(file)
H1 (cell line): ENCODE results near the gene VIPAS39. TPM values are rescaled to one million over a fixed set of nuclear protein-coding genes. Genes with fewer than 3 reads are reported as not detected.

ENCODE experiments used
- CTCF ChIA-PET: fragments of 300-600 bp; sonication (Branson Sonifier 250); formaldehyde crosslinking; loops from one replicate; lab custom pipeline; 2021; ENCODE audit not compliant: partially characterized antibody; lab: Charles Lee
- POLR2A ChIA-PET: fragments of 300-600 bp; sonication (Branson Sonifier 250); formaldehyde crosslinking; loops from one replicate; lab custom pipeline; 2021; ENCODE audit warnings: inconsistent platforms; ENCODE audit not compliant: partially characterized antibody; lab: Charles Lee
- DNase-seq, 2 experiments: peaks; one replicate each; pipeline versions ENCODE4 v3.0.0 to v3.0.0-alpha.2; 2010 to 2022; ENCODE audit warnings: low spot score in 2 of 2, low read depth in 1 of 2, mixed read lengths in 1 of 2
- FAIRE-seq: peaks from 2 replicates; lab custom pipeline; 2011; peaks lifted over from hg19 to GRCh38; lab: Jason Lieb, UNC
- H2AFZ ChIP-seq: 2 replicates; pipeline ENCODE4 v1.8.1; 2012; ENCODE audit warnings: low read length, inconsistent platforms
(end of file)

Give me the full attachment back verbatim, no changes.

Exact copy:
H1 (cell line): ENCODE results near the gene VIPAS39. TPM values are rescaled to one million over a fixed set of nuclear protein-coding genes. Genes with fewer than 3 reads are reported as not detected.

ENCODE experiments used
- CTCF ChIA-PET: fragments of 300-600 bp; sonication (Branson Sonifier 250); formaldehyde crosslinking; loops from one replicate; lab custom pipeline; 2021; ENCODE audit not compliant: partially characterized antibody; lab: Charles Lee
- POLR2A ChIA-PET: fragments of 300-600 bp; sonication (Branson Sonifier 250); formaldehyde crosslinking; loops from one replicate; lab custom pipeline; 2021; ENCODE audit warnings: inconsistent platforms; ENCODE audit not compliant: partially characterized antibody; lab: Charles Lee
- DNase-seq, 2 experiments: peaks; one replicate each; pipeline versions ENCODE4 v3.0.0 to v3.0.0-alpha.2; 2010 to 2022; ENCODE audit warnings: low spot score in 2 of 2, low read depth in 1 of 2, mixed read lengths in 1 of 2
- FAIRE-seq: peaks from 2 replicates; lab custom pipeline; 2011; peaks lifted over from hg19 to GRCh38; lab: Jason Lieb, UNC
- H2AFZ ChIP-seq: 2 replicates; pipeline ENCODE4 v1.8.1; 2012; ENCODE audit warnings: low read length, inconsistent platforms